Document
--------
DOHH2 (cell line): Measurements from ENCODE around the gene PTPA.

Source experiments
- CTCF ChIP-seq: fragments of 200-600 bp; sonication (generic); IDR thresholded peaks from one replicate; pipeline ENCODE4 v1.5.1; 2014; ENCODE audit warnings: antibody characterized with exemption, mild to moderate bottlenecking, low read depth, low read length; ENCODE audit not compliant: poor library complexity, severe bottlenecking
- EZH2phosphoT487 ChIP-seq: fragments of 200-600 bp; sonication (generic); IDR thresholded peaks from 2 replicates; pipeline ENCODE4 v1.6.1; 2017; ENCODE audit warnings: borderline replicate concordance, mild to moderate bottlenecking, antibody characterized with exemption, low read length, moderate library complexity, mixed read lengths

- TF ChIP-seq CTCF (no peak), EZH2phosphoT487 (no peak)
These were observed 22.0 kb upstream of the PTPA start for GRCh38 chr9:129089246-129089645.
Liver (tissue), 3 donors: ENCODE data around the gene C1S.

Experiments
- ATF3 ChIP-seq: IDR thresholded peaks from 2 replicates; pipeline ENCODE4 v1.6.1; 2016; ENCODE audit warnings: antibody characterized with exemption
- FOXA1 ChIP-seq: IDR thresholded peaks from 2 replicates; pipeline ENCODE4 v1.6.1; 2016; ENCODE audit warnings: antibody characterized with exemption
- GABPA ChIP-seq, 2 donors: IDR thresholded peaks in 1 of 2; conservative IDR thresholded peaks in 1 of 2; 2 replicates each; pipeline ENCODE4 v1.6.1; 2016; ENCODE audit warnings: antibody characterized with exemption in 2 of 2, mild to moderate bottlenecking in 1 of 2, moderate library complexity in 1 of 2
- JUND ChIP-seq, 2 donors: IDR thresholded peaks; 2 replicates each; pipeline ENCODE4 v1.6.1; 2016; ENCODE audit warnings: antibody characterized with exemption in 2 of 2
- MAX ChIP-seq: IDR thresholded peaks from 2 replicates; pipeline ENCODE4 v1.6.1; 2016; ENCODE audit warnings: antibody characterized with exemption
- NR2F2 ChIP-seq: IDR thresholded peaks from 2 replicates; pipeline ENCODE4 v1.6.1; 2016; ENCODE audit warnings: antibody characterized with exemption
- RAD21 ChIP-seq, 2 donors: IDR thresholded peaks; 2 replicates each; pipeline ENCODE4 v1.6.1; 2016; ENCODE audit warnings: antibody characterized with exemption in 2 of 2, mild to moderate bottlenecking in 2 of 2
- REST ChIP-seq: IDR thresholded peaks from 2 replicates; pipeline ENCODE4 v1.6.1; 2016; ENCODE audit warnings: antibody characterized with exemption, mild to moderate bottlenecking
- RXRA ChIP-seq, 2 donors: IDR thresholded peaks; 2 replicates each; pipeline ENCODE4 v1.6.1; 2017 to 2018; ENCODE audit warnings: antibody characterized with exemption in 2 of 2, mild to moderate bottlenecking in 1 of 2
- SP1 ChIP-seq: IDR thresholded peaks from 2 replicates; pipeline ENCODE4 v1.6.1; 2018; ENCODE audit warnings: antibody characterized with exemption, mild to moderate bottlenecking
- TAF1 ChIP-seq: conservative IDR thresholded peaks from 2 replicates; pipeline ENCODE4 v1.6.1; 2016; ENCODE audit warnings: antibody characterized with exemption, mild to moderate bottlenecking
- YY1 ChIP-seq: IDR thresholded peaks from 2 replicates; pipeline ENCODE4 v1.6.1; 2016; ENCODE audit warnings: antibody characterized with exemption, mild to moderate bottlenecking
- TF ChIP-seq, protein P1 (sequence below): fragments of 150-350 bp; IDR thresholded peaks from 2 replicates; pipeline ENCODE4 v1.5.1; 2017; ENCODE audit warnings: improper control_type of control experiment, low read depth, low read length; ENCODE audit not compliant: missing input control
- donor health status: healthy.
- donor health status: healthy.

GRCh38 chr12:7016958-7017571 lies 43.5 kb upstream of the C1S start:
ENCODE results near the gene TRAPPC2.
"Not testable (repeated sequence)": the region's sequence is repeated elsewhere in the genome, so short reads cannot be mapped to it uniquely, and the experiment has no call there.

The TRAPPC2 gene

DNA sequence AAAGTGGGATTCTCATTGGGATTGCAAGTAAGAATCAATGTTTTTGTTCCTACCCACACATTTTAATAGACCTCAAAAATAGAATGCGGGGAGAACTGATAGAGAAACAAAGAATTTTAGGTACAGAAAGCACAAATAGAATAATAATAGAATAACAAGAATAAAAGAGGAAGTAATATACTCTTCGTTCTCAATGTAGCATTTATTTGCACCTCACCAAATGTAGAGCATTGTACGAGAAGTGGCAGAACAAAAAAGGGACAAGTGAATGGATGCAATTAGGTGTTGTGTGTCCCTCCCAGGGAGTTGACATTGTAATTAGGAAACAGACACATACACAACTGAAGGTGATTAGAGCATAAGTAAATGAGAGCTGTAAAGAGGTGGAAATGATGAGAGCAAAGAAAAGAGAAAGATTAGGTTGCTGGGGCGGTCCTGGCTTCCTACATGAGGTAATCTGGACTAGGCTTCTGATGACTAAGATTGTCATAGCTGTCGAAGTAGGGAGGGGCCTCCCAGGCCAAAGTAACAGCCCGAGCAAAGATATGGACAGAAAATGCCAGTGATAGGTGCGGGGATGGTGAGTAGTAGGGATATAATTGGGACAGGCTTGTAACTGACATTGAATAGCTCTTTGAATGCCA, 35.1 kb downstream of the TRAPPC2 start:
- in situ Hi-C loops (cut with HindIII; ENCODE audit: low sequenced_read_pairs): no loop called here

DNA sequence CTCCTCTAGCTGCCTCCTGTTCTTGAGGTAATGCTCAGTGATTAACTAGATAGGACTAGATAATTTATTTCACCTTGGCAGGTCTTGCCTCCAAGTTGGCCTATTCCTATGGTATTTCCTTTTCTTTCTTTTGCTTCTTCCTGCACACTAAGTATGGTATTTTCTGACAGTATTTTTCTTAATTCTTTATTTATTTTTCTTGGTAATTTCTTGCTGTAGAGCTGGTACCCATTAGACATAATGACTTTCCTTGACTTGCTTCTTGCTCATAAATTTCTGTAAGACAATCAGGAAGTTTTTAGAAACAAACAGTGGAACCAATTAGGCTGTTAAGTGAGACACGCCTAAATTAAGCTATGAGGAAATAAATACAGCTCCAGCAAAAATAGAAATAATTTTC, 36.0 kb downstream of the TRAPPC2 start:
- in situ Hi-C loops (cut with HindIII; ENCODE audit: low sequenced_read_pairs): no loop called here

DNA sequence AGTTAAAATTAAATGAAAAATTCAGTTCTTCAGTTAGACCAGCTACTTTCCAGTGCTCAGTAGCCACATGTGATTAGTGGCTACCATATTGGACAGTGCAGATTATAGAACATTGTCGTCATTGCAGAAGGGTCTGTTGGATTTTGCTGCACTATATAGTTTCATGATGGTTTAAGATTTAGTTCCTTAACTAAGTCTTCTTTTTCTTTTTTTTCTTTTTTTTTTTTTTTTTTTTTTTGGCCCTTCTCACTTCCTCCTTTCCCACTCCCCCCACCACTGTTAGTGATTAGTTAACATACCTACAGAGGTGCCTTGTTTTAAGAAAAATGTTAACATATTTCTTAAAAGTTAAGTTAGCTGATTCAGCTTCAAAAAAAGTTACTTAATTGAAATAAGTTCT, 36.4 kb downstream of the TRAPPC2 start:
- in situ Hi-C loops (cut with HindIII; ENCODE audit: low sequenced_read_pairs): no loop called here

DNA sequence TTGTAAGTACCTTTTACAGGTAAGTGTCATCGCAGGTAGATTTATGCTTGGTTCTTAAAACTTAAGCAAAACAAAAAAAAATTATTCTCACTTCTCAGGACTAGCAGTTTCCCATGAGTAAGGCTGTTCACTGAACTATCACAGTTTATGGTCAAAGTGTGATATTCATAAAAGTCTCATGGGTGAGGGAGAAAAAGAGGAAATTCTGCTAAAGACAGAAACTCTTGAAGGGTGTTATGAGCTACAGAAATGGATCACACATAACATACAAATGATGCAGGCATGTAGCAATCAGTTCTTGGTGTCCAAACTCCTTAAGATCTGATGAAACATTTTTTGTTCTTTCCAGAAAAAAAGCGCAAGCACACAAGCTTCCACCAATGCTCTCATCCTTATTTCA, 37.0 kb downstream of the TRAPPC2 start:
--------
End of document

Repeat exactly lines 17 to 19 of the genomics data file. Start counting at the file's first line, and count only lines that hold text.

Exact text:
- RXRA ChIP-seq, 2 donors: IDR thresholded peaks; 2 replicates each; pipeline ENCODE4 v1.6.1; 2017 to 2018; ENCODE audit warnings: antibody characterized with exemption in 2 of 2, mild to moderate bottlenecking in 1 of 2
- SP1 ChIP-seq: IDR thresholded peaks from 2 replicates; pipeline ENCODE4 v1.6.1; 2018; ENCODE audit warnings: antibody characterized with exemption, mild to moderate bottlenecking
- TAF1 ChIP-seq: conservative IDR thresholded peaks from 2 replicates; pipeline ENCODE4 v1.6.1; 2016; ENCODE audit warnings: antibody characterized with exemption, mild to moderate bottlenecking